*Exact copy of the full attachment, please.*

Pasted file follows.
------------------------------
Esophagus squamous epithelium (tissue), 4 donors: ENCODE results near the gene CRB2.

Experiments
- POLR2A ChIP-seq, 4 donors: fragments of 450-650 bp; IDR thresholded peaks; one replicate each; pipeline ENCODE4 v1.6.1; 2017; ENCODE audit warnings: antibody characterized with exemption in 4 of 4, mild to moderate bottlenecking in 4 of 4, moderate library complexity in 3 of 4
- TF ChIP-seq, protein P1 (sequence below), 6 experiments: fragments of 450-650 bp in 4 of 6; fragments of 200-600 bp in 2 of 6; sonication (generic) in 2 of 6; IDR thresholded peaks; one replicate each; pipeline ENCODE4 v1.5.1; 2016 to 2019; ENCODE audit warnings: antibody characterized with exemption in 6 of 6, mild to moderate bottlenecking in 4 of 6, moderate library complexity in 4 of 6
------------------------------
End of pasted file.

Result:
Esophagus squamous epithelium (tissue), 4 donors: ENCODE results near the gene CRB2.

Experiments
- POLR2A ChIP-seq, 4 donors: fragments of 450-650 bp; IDR thresholded peaks; one replicate each; pipeline ENCODE4 v1.6.1; 2017; ENCODE audit warnings: antibody characterized with exemption in 4 of 4, mild to moderate bottlenecking in 4 of 4, moderate library complexity in 3 of 4
- TF ChIP-seq, protein P1 (sequence below), 6 experiments: fragments of 450-650 bp in 4 of 6; fragments of 200-600 bp in 2 of 6; sonication (generic) in 2 of 6; IDR thresholded peaks; one replicate each; pipeline ENCODE4 v1.5.1; 2016 to 2019; ENCODE audit warnings: antibody characterized with exemption in 6 of 6, mild to moderate bottlenecking in 4 of 6, moderate library complexity in 4 of 6